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Low serum 25-hydroxyvitamin D increases cognitive impairment in elderly people

  • Mayumi Sakuma
  • Kaori Kitamura
  • Naoto Endo
  • Takeshi Ikeuchi
  • Akio Yokoseki
  • Osamu Onodera
  • Takeo Oinuma
  • Takeshi Momotsu
  • Kenji Sato
  • Kazutoshi Nakamura
  • Ichiei Narita
Original Article
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Abstract

It has been reported that many elderly people have low serum levels of 25-hydroxyvitamin D [25(OH)D] and that serum 25(OH)D levels may have a relationship with cognitive function. The aim of this study was to examine the relationship between serum 25(OH)D levels and cognitive function in a Japanese population. This cross-sectional study was performed as a part of the Project in Sado for Total Health (PROST). The PROST study evaluated cognitive state and serum vitamin D level from June 2011 to November 2013 for 740 patients (431 men and 309 women). The Mini-Mental State Examination-Japanese version (MMSE-J) and serum 25(OH)D level measurements were used as assessment tools. Cognitive impairment was defined using MMSE-J ≤ 23 as a cutoff. Multiple logistic regression analyses were performed to calculate the odds ratios (ORs) for low MMSE-J scores. The average subject age was 68.1 years, the average MMSE- J score was 25.9, and the average 25(OH)D level was 24.6 ng/mL. Significant ORs for cognitive impairment were observed for both high age and low serum 25(OH)D. The adjusted OR for the lowest versus highest serum 25(OH)D quartiles was 2.70 (95% confidence interval 1.38–5.28, P = 0.0110). Low serum 25(OH)D levels were independently associated with a higher prevalence of cognitive impairment.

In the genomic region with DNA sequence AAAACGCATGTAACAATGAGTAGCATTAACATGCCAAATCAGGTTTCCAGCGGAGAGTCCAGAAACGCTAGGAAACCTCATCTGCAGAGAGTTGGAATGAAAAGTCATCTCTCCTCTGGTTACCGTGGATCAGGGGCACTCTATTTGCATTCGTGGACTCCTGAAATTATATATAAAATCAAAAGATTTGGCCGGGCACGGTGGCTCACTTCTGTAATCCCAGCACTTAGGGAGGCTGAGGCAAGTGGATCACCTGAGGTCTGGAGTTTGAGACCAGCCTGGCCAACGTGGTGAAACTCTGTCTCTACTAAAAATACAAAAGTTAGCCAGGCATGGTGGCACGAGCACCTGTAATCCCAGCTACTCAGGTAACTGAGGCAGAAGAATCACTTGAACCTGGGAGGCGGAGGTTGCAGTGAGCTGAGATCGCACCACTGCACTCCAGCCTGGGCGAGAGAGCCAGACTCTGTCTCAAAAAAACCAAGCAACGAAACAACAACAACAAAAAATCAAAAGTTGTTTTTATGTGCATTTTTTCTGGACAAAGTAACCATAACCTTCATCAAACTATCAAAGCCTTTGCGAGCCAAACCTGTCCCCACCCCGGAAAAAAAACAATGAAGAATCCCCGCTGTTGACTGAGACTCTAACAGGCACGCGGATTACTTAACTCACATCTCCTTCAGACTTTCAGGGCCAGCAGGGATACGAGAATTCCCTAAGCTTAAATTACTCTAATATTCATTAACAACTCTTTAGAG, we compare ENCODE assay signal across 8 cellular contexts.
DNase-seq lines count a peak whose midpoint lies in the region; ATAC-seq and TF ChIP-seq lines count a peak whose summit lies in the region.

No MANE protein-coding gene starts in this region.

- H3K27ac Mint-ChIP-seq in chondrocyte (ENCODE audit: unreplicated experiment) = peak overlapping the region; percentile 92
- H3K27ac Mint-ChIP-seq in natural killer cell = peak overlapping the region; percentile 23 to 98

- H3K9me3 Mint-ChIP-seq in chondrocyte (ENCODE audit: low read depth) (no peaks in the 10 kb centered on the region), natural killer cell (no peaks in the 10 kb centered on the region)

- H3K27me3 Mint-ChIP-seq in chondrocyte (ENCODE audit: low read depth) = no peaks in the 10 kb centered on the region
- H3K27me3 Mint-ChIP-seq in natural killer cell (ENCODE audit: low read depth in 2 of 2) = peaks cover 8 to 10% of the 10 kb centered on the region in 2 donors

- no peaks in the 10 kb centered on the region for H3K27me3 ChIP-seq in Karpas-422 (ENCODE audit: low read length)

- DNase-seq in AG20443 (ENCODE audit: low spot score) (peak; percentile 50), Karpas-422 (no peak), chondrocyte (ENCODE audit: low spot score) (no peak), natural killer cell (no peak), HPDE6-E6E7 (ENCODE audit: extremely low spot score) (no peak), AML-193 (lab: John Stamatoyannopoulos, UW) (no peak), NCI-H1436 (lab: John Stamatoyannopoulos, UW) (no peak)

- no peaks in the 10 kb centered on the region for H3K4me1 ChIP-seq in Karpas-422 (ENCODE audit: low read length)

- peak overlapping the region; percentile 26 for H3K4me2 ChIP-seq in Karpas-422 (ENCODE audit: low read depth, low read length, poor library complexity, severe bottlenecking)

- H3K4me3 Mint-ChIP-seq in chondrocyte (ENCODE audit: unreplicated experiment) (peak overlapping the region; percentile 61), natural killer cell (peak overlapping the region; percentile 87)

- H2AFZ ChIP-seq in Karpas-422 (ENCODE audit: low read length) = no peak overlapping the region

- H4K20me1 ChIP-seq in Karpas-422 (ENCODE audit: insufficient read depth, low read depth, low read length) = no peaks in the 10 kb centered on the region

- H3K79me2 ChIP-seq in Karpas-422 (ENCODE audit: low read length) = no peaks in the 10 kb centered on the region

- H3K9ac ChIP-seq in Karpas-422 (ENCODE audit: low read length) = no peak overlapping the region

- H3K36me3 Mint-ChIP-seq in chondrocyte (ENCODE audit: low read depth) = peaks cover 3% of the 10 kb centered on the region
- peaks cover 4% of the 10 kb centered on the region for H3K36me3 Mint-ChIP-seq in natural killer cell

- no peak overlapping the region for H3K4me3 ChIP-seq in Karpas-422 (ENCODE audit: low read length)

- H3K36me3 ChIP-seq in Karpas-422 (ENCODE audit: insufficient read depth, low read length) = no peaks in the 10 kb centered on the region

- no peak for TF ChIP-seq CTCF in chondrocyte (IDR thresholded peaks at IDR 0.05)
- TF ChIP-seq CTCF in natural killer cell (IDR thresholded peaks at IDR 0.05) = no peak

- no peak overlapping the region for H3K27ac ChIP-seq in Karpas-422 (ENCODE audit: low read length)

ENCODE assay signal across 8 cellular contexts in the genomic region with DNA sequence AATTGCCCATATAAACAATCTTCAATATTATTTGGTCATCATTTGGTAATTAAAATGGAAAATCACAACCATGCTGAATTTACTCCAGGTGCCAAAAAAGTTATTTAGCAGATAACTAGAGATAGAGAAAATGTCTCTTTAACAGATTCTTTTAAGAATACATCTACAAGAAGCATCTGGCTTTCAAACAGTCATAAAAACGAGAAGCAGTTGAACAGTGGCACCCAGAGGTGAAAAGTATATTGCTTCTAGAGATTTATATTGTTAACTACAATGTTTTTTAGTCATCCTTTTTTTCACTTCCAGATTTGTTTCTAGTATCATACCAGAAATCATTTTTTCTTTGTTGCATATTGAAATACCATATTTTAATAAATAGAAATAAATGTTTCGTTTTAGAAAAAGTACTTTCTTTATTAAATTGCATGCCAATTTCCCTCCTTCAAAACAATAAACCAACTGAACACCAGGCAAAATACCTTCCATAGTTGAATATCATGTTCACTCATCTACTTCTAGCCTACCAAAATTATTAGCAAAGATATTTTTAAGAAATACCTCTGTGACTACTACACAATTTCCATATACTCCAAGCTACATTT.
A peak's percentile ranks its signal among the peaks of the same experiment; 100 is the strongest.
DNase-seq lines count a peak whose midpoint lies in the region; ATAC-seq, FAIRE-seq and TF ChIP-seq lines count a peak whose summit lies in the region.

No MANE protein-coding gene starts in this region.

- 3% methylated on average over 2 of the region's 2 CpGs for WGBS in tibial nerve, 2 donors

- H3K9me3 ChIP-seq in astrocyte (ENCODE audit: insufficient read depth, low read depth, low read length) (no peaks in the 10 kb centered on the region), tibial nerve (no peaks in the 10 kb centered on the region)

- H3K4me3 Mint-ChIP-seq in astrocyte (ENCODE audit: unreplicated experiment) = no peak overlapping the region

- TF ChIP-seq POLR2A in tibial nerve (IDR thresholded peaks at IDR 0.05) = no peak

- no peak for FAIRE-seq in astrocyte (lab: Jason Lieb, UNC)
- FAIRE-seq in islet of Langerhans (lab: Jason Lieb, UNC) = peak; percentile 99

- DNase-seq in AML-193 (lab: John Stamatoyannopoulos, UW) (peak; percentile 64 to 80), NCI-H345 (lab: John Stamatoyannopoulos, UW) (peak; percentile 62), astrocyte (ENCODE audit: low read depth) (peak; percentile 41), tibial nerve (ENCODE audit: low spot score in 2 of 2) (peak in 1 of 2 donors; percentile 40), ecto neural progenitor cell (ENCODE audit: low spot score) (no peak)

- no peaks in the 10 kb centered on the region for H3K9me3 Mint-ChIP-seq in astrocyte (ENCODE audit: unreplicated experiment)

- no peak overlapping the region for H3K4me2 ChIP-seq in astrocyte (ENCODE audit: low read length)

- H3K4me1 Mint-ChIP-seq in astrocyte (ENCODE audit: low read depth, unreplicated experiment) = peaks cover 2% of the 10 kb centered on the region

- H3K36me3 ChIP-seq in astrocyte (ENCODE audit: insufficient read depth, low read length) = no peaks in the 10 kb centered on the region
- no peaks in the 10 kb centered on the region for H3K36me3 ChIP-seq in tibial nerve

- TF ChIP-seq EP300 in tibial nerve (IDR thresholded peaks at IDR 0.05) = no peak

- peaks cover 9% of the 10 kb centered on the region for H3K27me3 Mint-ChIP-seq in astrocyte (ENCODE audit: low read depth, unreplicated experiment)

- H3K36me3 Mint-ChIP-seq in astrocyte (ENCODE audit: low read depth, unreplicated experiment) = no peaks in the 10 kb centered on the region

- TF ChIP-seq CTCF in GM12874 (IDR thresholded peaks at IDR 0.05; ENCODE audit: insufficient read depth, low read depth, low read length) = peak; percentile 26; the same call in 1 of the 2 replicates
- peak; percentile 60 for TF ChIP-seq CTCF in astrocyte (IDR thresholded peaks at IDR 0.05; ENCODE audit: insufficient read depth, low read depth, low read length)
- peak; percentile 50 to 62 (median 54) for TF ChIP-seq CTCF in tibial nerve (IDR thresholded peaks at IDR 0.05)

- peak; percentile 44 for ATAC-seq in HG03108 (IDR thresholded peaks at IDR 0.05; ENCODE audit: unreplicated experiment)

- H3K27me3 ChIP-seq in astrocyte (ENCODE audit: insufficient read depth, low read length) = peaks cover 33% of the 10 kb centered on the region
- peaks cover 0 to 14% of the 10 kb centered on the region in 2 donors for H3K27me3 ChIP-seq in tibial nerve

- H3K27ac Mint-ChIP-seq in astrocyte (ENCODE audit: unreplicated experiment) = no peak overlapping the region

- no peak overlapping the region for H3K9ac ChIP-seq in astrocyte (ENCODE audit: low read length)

Keywords

Cognitive impairment 25-Hydroxyvitamin D Cross-sectional study Mini-Mental State Examination-Japanese Version (MMSE-J) 

Notes

Acknowledgements

The authors gratefully acknowledge Ms. Chieko Nishizawa and all the staff at Sado General Hospital for their support in the collection of patient data.

Funding

The work was supported in part by a Grant-in-Aid for the Project in Sado for Total Health (PROST) from the Ministry of Education, Culture, Sports, Science and Technology of Japan.

Compliance with ethical standards

Ethical approval

All procedures performed in studies involving human participants were in accordance with the ethical standards of the institutional research committee and with the 1964 Helsinki declaration and its later amendments or comparable ethical standards.

Conflict of interest

All authors have no conflicts of interest to declare.

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Copyright information

© The Japanese Society for Bone and Mineral Research and Springer Japan KK, part of Springer Nature 2018

Authors and Affiliations

  • Mayumi Sakuma
    • 1
    • 2
  • Kaori Kitamura
    • 3
  • Naoto Endo
    • 4
  • Takeshi Ikeuchi
    • 5
  • Akio Yokoseki
    • 6
  • Osamu Onodera
    • 7
  • Takeo Oinuma
    • 8
  • Takeshi Momotsu
    • 8
  • Kenji Sato
    • 8
  • Kazutoshi Nakamura
    • 3
  • Ichiei Narita
    • 9
  1. 1.Department of Physical Therapy, Faculty of Medical TechnologyNiigata University of Health and WelfareNiigataJapan
  2. 2.Department of Orthopedic SurgeryNiigata University Medical and Dental HospitalNiigataJapan
  3. 3.Division of Preventive MedicineNiigata University Graduate School of Medical and Dental SciencesNiigataJapan
  4. 4.Division of Orthopedic Surgery, Department of Regenerative and Transplant MedicineNiigata University Graduate School of Medical and Dental SciencesNiigataJapan
  5. 5.Department of Molecular Genetics, Brain Research InstituteNiigata UniversityNiigataJapan
  6. 6.Center for Inter-Organ Communication ResearchNiigata University Graduate School of Medical and Dental SciencesNiigataJapan
  7. 7.Department of Molecular Neuroscience, Resource Branch for Brain Disease Research, Brain Research InstituteNiigata UniversityNiigataJapan
  8. 8.Sado General HospitalSadoJapan
  9. 9.Division of Clinical Nephrology and RheumatologyNiigata University Graduate School of Medical and Dental SciencesNiigataJapan

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